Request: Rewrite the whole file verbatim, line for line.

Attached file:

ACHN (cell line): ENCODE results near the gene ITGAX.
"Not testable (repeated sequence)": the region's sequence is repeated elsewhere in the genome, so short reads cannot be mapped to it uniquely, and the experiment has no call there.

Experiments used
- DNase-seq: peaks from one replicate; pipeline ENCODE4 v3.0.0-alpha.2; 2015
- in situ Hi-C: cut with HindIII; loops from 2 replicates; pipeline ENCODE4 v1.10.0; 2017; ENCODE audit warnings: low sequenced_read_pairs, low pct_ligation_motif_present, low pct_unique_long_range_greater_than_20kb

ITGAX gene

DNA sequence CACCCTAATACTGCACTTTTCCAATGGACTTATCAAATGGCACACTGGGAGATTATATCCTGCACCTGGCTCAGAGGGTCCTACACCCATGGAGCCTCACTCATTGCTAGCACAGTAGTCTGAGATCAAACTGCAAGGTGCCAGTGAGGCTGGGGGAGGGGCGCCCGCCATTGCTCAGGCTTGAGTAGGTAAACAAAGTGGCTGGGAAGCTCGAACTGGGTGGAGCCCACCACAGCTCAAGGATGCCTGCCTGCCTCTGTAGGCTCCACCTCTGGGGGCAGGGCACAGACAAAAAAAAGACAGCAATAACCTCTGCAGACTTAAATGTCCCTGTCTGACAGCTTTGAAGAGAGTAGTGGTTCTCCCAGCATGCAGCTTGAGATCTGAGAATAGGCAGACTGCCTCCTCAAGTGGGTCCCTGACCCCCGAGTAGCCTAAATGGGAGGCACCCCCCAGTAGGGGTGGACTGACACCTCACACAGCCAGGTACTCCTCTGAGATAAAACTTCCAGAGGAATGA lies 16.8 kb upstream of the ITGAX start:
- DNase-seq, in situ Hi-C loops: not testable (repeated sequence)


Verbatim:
ACHN (cell line): ENCODE results near the gene ITGAX.
"Not testable (repeated sequence)": the region's sequence is repeated elsewhere in the genome, so short reads cannot be mapped to it uniquely, and the experiment has no call there.

Experiments used
- DNase-seq: peaks from one replicate; pipeline ENCODE4 v3.0.0-alpha.2; 2015
- in situ Hi-C: cut with HindIII; loops from 2 replicates; pipeline ENCODE4 v1.10.0; 2017; ENCODE audit warnings: low sequenced_read_pairs, low pct_ligation_motif_present, low pct_unique_long_range_greater_than_20kb

ITGAX gene

DNA sequence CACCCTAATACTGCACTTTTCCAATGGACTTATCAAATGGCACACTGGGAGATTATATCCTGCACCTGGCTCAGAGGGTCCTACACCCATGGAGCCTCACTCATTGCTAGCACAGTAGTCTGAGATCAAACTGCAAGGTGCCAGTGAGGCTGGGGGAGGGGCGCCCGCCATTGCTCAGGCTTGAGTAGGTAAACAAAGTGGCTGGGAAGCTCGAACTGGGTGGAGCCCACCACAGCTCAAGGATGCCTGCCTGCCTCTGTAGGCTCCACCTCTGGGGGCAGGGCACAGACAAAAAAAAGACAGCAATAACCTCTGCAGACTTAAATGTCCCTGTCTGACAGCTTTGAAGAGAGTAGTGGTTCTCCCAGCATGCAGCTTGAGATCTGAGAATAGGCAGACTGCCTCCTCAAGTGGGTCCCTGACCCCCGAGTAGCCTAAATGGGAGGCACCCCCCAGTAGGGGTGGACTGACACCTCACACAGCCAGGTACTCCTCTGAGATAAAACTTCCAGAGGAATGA lies 16.8 kb upstream of the ITGAX start:
- DNase-seq, in situ Hi-C loops: not testable (repeated sequence)